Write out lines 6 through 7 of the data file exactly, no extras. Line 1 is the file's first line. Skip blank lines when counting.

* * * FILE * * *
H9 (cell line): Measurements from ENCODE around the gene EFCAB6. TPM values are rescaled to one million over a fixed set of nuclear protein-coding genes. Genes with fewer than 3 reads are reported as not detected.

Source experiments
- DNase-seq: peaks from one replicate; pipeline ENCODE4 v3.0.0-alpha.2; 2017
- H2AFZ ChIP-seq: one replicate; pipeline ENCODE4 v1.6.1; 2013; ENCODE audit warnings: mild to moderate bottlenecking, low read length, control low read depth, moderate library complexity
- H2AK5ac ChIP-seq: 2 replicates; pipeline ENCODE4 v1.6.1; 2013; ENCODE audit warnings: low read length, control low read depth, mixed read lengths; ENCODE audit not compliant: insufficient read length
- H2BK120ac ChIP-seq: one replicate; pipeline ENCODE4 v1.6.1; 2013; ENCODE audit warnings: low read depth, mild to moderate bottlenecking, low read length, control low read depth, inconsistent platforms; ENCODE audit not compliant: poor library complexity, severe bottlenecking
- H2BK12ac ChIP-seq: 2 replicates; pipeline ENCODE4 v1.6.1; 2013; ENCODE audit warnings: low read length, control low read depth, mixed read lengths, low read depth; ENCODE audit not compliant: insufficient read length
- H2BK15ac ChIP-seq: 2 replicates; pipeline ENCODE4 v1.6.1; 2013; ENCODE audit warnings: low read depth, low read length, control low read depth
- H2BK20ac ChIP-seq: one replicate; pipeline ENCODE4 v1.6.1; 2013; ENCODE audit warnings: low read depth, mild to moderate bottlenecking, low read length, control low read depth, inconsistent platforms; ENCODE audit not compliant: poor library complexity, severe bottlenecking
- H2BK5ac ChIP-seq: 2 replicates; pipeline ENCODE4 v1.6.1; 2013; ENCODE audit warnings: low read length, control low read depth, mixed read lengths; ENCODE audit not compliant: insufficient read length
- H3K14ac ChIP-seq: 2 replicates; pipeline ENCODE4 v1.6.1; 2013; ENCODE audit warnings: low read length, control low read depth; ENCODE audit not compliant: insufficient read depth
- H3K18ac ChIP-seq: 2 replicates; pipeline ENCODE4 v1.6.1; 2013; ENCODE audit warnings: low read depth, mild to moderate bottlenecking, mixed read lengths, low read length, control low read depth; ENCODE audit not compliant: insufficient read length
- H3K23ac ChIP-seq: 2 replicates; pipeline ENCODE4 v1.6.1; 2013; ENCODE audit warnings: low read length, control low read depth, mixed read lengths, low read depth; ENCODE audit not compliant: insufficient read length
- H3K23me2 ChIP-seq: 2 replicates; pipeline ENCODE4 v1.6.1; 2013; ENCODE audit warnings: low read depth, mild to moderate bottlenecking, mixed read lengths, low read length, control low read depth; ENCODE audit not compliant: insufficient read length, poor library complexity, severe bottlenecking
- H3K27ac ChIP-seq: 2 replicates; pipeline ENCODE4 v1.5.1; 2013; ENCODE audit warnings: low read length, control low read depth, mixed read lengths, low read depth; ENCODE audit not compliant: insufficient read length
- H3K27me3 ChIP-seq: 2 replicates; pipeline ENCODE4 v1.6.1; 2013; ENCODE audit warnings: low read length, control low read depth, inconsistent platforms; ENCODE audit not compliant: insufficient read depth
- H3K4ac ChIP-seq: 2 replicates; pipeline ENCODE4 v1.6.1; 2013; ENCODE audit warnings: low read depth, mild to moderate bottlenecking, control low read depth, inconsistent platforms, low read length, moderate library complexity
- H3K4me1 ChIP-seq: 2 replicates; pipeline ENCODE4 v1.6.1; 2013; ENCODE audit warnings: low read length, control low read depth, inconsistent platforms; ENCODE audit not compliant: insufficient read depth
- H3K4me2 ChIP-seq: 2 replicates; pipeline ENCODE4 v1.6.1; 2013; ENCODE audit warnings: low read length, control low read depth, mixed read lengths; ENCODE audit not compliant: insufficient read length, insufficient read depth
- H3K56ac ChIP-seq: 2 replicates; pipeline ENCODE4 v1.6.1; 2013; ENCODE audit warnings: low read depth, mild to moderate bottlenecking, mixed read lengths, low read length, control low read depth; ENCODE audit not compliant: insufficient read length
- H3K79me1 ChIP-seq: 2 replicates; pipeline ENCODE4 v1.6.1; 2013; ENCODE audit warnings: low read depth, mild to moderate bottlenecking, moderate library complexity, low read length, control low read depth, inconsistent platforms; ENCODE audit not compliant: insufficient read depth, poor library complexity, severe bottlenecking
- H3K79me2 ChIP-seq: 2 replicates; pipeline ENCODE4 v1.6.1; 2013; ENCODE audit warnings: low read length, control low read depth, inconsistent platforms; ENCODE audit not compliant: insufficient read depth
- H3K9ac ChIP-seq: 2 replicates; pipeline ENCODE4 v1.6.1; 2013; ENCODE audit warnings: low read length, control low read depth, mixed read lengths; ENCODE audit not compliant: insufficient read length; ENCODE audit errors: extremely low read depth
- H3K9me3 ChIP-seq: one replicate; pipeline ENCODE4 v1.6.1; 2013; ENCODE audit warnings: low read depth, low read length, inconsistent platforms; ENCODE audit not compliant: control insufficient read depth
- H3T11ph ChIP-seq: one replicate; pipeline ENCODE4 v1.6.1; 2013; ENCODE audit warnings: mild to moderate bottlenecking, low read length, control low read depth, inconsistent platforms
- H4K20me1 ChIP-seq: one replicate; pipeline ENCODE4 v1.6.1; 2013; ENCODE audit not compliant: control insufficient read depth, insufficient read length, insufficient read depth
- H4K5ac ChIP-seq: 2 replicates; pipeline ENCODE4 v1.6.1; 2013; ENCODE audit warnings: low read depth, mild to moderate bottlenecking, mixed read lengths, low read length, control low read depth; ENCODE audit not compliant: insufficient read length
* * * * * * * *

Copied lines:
- H2BK120ac ChIP-seq: one replicate; pipeline ENCODE4 v1.6.1; 2013; ENCODE audit warnings: low read depth, mild to moderate bottlenecking, low read length, control low read depth, inconsistent platforms; ENCODE audit not compliant: poor library complexity, severe bottlenecking
- H2BK12ac ChIP-seq: 2 replicates; pipeline ENCODE4 v1.6.1; 2013; ENCODE audit warnings: low read length, control low read depth, mixed read lengths, low read depth; ENCODE audit not compliant: insufficient read length